Hugo

Hugo is a film about movies, about their beginnings at the turn of the century, about their magic, about the artistic obsession of the people who make them– and us, the people in the audience, filmgoers who love movies.

For director, Martin Scorsese, it’s also a take on his personal story. He was a sickly child in New York who looked out a window to life happening in the world below him and then grew up to achieve glory as a weaver of cinematic tales. In time he used his influence to subsidize film preservation efforts, and to bring recognition to film pioneers who had been forgotten. In his case, it was English director Michael Powell, who directed such gems as The Red Shoes, and The 49th Parallel in the 1940s.

Before Hugo was released, a big question in the film industry was–would Hugo catapult Scorsese into the pantheon of other directors who made big budget, family oriented extravaganzas, such as his contemporaries Steven Spielberg and James Cameron? The answer is “yes” and “no.” Hugo has all the emotional pull of a Spielberg film (i.e. E.T.), but is too elegant to share its predictable timing and is way too nuanced to be summed up in one tag line. Hugo is comparable to Cameron’s Avatar in its use 3-D and CGI effects, but these technical thrills are seamless to its story and never done for just poke-in-the-eye effect. In fact, for me, Hugo is the only film that rivals Avatar’s special effects, and I had to see that movie six times before I felt I had really seen it all.

Hugo‘s story compels a director wizard to pull out all the cinematic tricks he has up his sleeve. In fact, Hugo is about magic–precisely, it’s about the people who make magic happen. Hugo, based on the marvelous illustrated book, The Invention of Hugo Cabret by Brian Selznick, to which the film is respectfully faithful, has a cast of characters unlike any film you’ve ever seen: a young orphan hero obsessed with fixing a strange machine called an automaton that his late father rescued from a museum; a girl who has the heart, literally, that is the key to this machine; an embittered old film genius and his supportive wife; a kindly old bookseller who knows intuitively when a child needs a book that will change his life; a train station inspector who hasn’t recovered from his war wounds; a flower seller who is too serious to flirt; a middle aged couple whose yapping dogs bring them together; and lastly an astonished film historian who brings about a very happy ending.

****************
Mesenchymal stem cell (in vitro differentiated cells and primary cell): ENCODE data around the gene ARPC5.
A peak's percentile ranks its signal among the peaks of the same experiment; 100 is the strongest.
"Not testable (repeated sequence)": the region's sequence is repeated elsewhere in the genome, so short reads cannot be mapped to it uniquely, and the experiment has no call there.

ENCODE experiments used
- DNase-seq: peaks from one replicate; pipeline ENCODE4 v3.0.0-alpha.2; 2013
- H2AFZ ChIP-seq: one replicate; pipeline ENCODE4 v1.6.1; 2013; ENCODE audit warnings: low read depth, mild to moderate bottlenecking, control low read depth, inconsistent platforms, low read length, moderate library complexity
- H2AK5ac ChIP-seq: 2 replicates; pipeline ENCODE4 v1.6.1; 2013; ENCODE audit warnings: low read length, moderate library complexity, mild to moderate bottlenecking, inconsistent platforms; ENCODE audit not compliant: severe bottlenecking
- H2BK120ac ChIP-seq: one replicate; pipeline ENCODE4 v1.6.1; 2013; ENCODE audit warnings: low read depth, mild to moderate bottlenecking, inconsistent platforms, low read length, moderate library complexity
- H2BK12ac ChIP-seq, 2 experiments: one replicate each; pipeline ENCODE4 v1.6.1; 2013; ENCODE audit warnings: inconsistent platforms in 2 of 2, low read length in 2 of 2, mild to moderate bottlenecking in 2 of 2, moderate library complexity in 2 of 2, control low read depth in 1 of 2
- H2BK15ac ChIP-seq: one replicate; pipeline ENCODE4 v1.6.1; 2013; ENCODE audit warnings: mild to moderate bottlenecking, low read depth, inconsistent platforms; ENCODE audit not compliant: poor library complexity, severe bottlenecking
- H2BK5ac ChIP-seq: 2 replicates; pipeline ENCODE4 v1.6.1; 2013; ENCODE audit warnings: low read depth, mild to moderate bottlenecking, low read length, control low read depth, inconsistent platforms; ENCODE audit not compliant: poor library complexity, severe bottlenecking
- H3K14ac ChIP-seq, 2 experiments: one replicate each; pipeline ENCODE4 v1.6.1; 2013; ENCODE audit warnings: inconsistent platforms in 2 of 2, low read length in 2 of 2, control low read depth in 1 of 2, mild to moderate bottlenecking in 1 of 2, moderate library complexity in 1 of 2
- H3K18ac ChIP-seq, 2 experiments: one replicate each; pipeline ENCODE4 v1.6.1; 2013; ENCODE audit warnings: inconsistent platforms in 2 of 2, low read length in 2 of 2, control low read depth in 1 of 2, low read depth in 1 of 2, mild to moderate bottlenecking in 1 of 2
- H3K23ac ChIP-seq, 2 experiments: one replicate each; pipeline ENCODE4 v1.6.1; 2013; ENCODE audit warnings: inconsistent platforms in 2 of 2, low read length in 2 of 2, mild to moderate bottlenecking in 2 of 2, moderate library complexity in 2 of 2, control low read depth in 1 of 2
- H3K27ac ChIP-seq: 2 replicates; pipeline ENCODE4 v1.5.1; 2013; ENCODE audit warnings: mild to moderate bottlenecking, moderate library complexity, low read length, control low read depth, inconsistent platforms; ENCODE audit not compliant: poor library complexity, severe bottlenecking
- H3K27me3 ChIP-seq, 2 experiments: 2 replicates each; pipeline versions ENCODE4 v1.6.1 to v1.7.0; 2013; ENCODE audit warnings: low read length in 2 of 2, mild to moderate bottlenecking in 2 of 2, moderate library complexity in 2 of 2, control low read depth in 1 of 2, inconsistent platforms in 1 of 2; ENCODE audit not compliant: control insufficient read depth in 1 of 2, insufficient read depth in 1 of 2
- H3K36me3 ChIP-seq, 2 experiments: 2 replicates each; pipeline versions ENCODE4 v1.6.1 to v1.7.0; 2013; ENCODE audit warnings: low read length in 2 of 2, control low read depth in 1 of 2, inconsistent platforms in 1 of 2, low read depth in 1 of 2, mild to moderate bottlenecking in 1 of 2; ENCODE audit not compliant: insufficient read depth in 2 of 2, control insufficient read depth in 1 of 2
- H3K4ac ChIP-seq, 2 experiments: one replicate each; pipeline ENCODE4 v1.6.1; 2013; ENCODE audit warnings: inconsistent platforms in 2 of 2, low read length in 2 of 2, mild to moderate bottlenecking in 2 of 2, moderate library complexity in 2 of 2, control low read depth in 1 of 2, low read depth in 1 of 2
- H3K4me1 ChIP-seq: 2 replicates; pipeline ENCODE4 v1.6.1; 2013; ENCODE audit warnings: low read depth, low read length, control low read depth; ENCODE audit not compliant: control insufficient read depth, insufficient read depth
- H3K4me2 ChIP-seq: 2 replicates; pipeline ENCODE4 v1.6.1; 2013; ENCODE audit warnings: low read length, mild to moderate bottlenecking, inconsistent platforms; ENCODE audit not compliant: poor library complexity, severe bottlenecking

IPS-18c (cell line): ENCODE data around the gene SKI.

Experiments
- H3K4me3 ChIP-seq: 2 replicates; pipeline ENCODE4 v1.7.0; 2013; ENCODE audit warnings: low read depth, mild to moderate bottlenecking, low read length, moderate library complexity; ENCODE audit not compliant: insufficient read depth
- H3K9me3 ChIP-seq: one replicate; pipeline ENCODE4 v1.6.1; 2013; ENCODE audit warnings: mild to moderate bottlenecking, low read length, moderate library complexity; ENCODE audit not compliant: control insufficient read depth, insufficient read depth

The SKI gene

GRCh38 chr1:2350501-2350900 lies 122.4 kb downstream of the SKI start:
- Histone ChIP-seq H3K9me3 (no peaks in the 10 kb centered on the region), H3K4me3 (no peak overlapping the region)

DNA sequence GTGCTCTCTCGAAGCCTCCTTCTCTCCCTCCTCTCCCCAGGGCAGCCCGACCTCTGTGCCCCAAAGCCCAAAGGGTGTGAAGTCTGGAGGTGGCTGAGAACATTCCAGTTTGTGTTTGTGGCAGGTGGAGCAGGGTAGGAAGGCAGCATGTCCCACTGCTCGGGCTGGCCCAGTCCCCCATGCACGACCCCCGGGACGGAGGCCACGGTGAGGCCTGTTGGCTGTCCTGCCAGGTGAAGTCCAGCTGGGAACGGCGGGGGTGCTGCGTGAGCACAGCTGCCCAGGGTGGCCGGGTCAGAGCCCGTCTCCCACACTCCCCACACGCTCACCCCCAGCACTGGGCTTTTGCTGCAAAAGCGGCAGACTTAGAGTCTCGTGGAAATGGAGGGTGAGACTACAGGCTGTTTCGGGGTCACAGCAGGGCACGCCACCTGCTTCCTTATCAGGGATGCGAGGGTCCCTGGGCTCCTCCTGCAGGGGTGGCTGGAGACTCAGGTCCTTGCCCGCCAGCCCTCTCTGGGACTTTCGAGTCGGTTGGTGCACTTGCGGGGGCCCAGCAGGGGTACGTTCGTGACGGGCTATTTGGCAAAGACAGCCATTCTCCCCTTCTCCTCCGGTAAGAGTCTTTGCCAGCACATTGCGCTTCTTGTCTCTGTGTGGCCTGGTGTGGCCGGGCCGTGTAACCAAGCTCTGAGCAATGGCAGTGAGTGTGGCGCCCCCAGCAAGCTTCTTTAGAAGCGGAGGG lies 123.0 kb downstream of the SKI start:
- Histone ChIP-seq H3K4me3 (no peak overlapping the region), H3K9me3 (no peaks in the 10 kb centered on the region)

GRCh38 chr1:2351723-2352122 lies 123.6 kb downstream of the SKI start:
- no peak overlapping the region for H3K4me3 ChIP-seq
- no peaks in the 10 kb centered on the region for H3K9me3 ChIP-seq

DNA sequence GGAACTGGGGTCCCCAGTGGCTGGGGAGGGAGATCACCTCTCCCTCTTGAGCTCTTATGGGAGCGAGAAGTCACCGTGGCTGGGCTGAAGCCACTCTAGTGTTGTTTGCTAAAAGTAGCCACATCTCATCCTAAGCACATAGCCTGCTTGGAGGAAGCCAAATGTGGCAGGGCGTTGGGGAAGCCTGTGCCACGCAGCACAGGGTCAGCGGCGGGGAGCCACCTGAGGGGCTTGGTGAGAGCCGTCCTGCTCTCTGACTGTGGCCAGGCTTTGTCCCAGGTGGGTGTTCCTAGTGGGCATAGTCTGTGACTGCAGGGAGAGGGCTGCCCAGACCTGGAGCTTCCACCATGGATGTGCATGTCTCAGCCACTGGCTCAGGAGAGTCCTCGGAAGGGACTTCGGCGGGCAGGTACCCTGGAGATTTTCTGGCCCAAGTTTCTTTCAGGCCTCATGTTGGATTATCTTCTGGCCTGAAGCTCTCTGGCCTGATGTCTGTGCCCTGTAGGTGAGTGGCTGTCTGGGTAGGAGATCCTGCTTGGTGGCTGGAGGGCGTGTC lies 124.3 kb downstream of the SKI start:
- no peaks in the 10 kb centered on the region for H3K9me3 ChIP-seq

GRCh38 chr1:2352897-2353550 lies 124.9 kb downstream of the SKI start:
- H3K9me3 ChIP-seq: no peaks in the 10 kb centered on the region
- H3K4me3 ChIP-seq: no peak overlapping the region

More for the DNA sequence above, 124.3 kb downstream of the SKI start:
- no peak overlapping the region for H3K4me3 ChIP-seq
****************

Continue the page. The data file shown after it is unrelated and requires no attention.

The story is in Paris in the 1930s. The City of Lights sparkles like no other place on earth, but times are tough during the Great Depression, and France still suffers from the terrible loss of life in World War I. In a series of breathtaking moves, the camera starts in the clouds high over the city, to see its magnificent lay-out and the icon of the Eiffel Tower in the distance and then dives into the cavernous train station bustling with belching trains and hurrying crowds, rimmed with dozens of shops and cafes. Then it zooms into the hidden belly of the station that houses the complicated works of the station’s great clocks.

The inhabitant of this mind-boggling labyrinth is Hugo (Asa Butterfield), a boy whose father (Jude Law) died in a museum fire and whose uncle, the station’s clock master, finally drank too much and drowned in the Seine. On his own, with no adult any the wiser, Hugo has taken over the task of keeping the station’s clocks in perfect repair–for the trains, and all their arrivals and departures, and the thousands of people every day who depend on the trains’ punctuality, turn to the clocks to know how to order their day.

We first meet Hugo in a breathtaking trip: he climbs up several stories of ladders, whirls up a spiral staircase, slides down a chute, scrambles along precarious walkways, and scrambles in and out of enormous clicking clock gears. No one knows he’s here and he peers out through a clock face to the world below. His target is the stall of the toy shop, run by an old curmudgeon named George Melies (Ben Kingsley).